AFRICA – IFC has invested US$4.1 million into Nespresso’s not-for-profit arm, Nespresso Sustainability Innovation Fund, to promote more sustainable, resilient, and inclusive livelihoods for coffee-growing communities in Africa while preserving some of the world’s rarest coffee varieties.

The partnership seeks to support coffee farmers as they transition to regenerative agriculture, which reduces carbon emissions, promotes nature-based solutions, and improves the livelihoods of smallholder farmers.

The parties will start working with an initial cohort of around 2,000 farmers in Uganda and Zimbabwe, where Nespresso has its Reviving Origins program, with the opportunity to expand to other countries in Africa.

Nespresso, the coffee operating unit of the Nestlé Group, is the pioneer and reference for the highest-quality portioned coffee. 

The company works with more than 120,000 farmers in 15 countries through its AAA Sustainable Quality™ Program to embed sustainability practices on farms and the surrounding landscapes. 

Launched in 2003 in collaboration with the NGO Rainforest Alliance, the program helps to improve the yield and quality of harvests, ensuring a sustainable supply of high-quality coffee and improving the livelihoods of farmers and their communities.

It mostly supports coffee-growing regions affected by a wide range of adversities such as conflict, protracted economic hardship, and environmental disasters.

The Nespresso Sustainability Innovation Fund works to help restart local economies, protect endangered coffee varieties, and enable its growers to meet sustainability requirements laid out under Nespresso’s AAA Sustainable Quality™ Program.

“We are building on our work with IFC in improving the livelihoods of smallholders in Africa through the transition to regenerative farming practices.

“Together with IFC, we can really create transformative community-level projects within our Reviving Origins program,” said Guillaume Le Cunff, CEO of Nespresso.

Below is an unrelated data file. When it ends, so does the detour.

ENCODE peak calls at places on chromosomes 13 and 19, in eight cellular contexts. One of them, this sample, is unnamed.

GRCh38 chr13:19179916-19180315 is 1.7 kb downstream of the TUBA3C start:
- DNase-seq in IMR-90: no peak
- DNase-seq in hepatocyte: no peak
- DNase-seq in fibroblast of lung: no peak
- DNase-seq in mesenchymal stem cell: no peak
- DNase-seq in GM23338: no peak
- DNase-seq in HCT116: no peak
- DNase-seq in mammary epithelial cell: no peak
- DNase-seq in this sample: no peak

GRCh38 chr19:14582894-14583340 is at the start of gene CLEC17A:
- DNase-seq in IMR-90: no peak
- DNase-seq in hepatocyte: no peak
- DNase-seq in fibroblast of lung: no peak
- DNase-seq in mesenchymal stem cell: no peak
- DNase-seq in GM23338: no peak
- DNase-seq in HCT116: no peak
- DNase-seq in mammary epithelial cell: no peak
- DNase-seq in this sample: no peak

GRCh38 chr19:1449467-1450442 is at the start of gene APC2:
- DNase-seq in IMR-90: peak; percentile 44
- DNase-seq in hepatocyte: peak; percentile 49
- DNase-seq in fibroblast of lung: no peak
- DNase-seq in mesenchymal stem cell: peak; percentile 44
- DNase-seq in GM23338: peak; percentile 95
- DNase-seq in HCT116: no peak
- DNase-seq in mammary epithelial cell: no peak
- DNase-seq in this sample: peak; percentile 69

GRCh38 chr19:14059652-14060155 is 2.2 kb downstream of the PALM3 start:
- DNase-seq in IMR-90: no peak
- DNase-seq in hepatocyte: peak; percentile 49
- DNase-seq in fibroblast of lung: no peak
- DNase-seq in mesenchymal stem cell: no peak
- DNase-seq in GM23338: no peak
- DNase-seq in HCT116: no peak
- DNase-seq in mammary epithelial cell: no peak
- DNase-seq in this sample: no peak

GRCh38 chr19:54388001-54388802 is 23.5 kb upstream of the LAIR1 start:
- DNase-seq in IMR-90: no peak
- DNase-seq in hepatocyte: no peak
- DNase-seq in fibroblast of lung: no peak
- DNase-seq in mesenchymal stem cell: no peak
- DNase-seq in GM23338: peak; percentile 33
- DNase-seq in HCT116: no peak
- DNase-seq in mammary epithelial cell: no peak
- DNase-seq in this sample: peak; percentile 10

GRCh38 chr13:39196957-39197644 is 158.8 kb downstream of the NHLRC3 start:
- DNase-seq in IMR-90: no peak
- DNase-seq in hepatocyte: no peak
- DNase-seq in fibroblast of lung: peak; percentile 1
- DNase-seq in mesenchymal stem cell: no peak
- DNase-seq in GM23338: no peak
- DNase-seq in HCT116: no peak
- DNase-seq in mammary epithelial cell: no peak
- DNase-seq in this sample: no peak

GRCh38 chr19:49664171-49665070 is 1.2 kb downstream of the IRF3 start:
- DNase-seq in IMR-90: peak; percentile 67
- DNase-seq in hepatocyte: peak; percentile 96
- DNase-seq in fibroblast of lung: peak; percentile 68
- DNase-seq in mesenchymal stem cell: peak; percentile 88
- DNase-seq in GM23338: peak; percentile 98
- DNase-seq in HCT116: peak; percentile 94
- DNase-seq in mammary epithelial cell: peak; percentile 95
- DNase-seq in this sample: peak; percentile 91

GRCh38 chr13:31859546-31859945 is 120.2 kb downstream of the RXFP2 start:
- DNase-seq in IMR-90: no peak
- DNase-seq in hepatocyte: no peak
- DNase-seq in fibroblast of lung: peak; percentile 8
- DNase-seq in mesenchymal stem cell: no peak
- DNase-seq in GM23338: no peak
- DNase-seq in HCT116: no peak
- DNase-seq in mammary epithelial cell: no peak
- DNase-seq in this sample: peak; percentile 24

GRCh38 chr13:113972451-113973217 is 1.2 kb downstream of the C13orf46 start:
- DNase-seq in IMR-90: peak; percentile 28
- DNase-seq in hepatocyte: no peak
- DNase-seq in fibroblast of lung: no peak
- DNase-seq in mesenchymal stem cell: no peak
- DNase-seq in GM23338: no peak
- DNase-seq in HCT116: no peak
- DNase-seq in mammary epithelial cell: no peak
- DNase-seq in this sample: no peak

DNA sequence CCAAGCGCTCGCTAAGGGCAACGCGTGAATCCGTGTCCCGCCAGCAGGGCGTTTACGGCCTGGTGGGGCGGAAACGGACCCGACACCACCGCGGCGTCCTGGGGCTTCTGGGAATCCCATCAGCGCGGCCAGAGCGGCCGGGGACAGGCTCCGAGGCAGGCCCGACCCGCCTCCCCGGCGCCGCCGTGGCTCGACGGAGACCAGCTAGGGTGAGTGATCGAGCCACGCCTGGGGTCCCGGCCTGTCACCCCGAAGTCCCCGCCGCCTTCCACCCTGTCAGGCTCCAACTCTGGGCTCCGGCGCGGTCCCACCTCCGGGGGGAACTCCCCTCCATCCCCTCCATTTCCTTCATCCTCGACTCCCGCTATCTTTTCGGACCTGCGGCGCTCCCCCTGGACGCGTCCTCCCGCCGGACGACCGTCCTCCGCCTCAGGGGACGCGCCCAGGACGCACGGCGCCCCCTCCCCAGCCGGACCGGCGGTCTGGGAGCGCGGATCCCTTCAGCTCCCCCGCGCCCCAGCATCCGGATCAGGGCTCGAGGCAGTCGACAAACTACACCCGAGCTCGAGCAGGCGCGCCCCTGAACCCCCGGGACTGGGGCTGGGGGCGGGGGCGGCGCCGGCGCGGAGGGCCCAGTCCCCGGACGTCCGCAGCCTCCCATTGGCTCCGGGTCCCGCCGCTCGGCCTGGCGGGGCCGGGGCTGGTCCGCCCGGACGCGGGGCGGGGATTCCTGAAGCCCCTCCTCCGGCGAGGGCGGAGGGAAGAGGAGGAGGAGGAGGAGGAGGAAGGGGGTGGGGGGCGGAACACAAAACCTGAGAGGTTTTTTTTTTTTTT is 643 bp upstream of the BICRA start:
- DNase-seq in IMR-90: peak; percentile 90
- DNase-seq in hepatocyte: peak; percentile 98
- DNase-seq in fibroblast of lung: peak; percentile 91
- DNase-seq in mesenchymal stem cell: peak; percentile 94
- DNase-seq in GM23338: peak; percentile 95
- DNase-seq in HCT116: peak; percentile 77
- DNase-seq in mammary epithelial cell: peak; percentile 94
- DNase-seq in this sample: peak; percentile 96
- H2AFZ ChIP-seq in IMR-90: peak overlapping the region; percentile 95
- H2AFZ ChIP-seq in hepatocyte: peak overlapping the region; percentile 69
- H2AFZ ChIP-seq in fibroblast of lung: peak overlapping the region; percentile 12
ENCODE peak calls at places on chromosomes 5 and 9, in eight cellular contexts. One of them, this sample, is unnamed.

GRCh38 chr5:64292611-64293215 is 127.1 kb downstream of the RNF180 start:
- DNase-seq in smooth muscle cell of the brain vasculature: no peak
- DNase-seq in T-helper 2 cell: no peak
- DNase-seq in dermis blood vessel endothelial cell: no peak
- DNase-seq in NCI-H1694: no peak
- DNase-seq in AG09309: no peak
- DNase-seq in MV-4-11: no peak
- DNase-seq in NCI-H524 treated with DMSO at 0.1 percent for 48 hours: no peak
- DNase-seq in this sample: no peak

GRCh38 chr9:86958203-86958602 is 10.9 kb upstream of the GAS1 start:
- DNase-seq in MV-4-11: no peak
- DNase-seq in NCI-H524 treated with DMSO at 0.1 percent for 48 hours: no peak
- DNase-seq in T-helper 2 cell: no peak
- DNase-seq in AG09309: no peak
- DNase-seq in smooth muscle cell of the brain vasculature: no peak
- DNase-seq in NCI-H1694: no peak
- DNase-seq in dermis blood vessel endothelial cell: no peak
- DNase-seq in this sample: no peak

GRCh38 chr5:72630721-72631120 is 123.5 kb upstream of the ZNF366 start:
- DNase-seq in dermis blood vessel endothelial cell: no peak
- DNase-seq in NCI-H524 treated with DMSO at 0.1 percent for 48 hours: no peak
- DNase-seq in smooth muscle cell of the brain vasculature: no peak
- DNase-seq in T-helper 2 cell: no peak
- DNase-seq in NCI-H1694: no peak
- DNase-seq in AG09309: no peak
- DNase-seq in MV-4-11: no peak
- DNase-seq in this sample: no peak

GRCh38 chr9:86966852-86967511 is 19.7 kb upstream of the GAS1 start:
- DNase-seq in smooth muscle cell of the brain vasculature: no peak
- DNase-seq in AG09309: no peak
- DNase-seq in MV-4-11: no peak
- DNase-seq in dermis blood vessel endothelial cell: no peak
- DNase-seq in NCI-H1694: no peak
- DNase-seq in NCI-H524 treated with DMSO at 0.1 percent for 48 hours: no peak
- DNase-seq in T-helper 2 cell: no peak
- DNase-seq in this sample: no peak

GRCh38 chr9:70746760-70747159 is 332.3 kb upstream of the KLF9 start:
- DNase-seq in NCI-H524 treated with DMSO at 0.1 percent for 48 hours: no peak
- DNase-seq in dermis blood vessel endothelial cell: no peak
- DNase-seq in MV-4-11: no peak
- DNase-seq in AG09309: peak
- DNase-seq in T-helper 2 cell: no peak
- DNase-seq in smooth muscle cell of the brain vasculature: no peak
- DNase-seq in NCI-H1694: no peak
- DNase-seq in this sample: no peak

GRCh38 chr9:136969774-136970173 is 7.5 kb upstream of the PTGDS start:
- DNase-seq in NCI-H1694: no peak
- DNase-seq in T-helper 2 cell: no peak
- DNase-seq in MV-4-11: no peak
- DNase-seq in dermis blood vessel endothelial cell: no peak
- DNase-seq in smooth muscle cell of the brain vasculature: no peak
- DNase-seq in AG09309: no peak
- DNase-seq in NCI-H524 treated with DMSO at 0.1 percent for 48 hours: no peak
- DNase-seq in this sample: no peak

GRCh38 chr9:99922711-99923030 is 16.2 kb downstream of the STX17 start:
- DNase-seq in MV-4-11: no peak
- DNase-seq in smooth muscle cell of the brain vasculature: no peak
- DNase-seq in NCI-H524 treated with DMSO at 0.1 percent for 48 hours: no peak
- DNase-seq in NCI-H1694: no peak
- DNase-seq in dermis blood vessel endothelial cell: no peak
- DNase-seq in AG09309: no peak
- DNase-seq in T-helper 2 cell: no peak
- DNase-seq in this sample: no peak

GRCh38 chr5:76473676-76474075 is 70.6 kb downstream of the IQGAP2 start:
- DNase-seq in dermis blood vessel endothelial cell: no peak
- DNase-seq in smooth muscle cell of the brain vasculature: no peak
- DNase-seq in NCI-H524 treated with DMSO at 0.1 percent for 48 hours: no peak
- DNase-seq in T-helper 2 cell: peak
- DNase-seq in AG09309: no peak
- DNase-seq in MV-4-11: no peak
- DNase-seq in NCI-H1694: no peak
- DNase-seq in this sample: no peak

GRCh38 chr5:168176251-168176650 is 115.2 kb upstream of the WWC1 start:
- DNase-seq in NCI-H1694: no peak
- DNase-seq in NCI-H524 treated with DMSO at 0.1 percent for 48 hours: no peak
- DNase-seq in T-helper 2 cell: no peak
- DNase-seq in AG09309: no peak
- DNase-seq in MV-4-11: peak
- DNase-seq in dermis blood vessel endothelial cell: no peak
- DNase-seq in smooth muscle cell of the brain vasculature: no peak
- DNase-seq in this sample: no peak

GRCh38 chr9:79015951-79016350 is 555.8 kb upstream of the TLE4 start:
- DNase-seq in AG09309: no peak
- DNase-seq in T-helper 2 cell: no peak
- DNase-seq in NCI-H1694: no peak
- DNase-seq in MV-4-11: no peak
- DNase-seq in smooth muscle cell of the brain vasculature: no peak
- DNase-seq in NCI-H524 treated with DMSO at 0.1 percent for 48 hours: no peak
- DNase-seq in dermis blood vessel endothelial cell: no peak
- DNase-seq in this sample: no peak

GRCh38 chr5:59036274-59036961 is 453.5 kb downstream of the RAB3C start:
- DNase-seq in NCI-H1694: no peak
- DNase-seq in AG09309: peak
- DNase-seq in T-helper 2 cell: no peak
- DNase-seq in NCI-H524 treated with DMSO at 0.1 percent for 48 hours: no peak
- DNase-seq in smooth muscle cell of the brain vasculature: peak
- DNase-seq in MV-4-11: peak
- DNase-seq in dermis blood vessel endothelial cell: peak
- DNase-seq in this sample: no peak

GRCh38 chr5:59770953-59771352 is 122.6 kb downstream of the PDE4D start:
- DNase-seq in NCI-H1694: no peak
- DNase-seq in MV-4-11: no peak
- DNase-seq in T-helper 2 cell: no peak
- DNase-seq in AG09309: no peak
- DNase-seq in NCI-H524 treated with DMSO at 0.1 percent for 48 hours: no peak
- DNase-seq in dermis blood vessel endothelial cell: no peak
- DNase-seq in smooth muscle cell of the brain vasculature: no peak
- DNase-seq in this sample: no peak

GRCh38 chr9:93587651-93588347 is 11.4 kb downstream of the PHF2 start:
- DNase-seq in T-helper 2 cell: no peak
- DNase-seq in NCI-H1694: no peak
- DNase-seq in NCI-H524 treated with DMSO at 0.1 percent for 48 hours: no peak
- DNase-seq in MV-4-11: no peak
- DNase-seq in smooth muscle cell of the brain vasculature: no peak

IFC and Nespresso are both committed to gender diversity and inclusion, and the program will also seek to address gender gaps in coffee production by helping women coffee growers better access the resources and knowledge they need to thrive.

“Supporting and strengthening coffee-growing communities is essential, especially given the stresses placed on growers by climate change.

“We are convinced that blended investments and partnerships between the private sector and development institutions are critical to accelerate and scale the transition to regenerative, low-carbon coffee cultivation that delivers better livelihoods for farmers,” said Makhtar Diop, IFC’s Managing Director.

In 2016, IFC and the World Bank’s BioCarbon Fund Initiative for Sustainable Forest Landscapes provided US$6 million in financing to the Nespresso Sustainability Innovation Fund, supporting the company’s efforts to improve the climate resilience and productivity of smallholder coffee growers in Ethiopia and Kenya.

The program served as a proof of concept for ways to help women farmers play a more central role in sustainable coffee production.

For all the latest food industry news from Africa and the World, subscribe to our NEWSLETTER, follow us on Twitter and LinkedIn, like us on Facebook and subscribe to our YouTube channel.